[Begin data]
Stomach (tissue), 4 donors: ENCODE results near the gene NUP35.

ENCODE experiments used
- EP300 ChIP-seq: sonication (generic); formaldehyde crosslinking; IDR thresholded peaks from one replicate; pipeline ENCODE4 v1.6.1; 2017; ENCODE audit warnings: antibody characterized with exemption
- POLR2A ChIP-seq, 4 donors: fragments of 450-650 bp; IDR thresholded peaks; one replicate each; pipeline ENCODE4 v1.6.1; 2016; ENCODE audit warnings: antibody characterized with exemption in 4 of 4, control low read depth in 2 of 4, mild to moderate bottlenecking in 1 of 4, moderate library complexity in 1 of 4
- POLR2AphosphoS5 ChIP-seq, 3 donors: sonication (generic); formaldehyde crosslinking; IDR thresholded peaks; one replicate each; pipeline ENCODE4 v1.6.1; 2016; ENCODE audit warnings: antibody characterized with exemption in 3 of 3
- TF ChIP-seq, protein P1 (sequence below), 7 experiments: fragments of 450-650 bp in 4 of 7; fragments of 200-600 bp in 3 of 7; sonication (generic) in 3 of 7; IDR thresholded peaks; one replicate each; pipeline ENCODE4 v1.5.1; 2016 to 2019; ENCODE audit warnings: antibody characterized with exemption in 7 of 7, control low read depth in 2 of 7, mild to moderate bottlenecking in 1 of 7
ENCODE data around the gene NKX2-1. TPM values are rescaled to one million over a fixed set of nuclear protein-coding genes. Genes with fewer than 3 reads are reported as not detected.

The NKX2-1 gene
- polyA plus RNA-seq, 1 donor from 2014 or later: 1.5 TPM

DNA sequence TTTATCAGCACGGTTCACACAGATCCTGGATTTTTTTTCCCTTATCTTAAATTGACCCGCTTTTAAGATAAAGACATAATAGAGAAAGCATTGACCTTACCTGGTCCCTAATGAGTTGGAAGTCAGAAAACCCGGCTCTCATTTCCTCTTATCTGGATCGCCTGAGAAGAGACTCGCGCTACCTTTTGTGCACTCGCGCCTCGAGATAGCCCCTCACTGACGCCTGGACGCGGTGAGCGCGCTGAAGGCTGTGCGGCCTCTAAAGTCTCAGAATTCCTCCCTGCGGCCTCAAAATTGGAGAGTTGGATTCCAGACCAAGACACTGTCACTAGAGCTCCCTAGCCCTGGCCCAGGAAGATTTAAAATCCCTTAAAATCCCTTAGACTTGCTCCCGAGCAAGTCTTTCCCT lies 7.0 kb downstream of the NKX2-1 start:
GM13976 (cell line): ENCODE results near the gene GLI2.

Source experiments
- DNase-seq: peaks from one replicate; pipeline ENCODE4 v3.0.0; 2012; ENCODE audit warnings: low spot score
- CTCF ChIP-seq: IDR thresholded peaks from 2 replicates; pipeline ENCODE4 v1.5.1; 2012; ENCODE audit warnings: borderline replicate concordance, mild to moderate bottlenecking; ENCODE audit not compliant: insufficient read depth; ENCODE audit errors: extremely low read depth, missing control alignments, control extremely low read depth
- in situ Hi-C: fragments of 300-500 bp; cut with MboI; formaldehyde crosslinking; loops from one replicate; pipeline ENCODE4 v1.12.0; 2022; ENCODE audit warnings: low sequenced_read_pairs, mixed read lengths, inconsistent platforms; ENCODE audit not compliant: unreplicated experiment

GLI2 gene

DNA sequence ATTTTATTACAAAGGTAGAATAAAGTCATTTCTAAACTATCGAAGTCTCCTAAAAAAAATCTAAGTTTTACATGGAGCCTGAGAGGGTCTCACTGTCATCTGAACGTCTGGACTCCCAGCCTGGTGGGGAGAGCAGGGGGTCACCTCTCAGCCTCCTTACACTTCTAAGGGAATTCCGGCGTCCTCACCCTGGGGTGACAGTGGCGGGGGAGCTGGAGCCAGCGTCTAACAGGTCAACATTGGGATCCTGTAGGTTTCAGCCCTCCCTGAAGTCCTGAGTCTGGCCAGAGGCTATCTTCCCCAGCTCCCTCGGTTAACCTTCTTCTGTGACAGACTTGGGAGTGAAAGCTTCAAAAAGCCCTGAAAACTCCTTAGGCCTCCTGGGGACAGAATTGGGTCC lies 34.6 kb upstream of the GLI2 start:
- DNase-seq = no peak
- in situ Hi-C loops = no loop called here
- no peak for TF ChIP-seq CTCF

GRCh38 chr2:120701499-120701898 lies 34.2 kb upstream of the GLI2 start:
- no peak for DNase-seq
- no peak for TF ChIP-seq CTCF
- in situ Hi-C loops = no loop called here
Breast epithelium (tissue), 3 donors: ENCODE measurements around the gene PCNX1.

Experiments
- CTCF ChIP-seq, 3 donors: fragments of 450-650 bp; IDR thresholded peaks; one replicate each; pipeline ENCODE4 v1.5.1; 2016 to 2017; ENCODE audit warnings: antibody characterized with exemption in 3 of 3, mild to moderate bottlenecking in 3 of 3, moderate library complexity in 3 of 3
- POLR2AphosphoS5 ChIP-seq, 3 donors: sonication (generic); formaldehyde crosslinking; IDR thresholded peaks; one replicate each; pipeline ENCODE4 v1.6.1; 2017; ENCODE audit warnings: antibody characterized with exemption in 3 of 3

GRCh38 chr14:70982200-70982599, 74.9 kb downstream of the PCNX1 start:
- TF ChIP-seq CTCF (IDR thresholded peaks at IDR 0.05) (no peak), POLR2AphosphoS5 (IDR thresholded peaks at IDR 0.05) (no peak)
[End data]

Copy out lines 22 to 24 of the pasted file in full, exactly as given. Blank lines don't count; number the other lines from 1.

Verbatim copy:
- no peak for DNase-seq
- no peak for TF ChIP-seq CTCF
- in situ Hi-C loops = no loop called here